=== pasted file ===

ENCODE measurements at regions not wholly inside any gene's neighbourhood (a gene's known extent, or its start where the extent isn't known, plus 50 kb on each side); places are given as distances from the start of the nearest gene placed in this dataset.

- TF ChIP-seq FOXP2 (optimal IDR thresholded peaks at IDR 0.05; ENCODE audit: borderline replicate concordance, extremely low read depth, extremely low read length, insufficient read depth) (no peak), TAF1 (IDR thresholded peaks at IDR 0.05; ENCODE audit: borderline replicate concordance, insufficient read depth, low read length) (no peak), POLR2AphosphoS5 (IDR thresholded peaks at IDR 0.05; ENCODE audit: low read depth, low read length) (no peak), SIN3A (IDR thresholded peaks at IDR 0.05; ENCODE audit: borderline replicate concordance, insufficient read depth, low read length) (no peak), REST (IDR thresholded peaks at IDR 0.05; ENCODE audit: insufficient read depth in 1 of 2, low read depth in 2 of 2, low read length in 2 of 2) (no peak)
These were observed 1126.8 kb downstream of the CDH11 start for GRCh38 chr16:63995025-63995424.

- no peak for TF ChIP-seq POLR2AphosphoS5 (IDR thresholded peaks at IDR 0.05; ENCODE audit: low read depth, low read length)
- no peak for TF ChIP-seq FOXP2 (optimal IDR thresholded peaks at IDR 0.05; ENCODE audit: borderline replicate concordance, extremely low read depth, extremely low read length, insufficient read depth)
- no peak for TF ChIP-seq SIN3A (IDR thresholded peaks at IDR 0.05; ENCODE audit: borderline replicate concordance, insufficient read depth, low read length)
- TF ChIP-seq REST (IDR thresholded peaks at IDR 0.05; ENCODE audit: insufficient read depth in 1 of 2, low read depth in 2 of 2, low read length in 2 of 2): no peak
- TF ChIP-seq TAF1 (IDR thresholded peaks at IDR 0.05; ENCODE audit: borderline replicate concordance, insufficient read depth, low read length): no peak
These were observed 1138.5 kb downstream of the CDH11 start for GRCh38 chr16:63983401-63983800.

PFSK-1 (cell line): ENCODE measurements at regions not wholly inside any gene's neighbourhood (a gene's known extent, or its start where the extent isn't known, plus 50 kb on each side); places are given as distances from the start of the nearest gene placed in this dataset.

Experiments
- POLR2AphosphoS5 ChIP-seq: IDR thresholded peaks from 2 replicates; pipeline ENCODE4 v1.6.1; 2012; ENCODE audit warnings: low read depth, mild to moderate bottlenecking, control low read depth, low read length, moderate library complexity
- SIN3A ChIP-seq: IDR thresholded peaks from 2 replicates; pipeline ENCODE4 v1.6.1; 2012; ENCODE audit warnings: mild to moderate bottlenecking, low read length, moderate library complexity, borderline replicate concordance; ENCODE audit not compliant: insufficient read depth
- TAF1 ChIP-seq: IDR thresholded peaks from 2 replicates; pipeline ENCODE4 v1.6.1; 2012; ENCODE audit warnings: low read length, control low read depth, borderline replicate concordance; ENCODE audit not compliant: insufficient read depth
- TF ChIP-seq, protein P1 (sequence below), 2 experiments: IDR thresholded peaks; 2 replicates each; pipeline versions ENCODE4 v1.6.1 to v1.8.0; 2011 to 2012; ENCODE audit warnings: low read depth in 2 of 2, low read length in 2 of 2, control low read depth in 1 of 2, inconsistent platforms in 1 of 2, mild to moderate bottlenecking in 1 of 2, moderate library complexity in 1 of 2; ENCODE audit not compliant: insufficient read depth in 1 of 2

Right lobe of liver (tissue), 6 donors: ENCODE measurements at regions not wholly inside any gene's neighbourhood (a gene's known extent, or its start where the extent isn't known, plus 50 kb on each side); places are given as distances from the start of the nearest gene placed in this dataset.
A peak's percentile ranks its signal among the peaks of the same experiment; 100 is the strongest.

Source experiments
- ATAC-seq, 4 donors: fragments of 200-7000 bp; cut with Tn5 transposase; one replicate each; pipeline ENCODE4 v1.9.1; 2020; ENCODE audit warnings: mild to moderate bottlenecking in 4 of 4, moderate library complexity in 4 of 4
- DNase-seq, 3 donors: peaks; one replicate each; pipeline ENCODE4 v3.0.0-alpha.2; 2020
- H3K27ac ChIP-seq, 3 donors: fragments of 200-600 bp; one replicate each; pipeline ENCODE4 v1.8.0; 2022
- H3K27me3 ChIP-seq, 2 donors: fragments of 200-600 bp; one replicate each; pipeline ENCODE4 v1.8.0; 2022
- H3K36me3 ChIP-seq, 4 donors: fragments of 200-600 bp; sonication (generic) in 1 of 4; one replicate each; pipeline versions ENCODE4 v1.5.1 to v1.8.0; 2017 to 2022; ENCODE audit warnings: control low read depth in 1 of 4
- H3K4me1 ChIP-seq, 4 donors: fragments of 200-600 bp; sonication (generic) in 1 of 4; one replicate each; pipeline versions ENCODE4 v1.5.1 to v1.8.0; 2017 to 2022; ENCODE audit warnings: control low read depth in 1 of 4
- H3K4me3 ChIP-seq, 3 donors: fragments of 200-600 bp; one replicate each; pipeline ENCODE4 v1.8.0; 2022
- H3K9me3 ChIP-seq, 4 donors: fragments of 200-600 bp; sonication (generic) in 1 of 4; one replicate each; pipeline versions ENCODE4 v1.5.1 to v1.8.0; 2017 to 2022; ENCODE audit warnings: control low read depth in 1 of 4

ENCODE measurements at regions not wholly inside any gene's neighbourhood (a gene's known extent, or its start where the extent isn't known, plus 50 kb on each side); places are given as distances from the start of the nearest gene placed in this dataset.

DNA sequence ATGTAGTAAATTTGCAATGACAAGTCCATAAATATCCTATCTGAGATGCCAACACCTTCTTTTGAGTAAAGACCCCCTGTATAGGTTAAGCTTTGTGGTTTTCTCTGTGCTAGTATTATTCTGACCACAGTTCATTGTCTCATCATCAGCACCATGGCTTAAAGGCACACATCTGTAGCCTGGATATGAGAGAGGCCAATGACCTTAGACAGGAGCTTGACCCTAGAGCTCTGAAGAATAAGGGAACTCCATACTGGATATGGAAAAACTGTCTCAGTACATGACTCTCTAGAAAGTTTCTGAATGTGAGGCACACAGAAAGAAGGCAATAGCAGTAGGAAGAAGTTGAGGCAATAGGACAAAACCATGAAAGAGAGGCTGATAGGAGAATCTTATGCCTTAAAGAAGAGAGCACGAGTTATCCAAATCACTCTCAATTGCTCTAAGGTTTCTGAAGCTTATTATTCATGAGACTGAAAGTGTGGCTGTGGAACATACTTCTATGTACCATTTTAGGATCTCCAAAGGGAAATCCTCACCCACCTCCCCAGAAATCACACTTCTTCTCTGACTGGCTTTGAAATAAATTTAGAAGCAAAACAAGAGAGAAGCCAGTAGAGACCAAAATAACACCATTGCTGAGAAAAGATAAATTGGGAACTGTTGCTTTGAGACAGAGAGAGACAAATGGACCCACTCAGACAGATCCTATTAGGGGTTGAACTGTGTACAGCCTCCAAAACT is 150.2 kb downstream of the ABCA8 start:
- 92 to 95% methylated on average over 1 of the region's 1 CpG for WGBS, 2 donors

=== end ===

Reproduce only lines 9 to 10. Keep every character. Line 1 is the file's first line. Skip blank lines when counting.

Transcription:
These were observed 1138.5 kb downstream of the CDH11 start for GRCh38 chr16:63983401-63983800.

PFSK-1 (cell line): ENCODE measurements at regions not wholly inside any gene's neighbourhood (a gene's known extent, or its start where the extent isn't known, plus 50 kb on each side); places are given as distances from the start of the nearest gene placed in this dataset.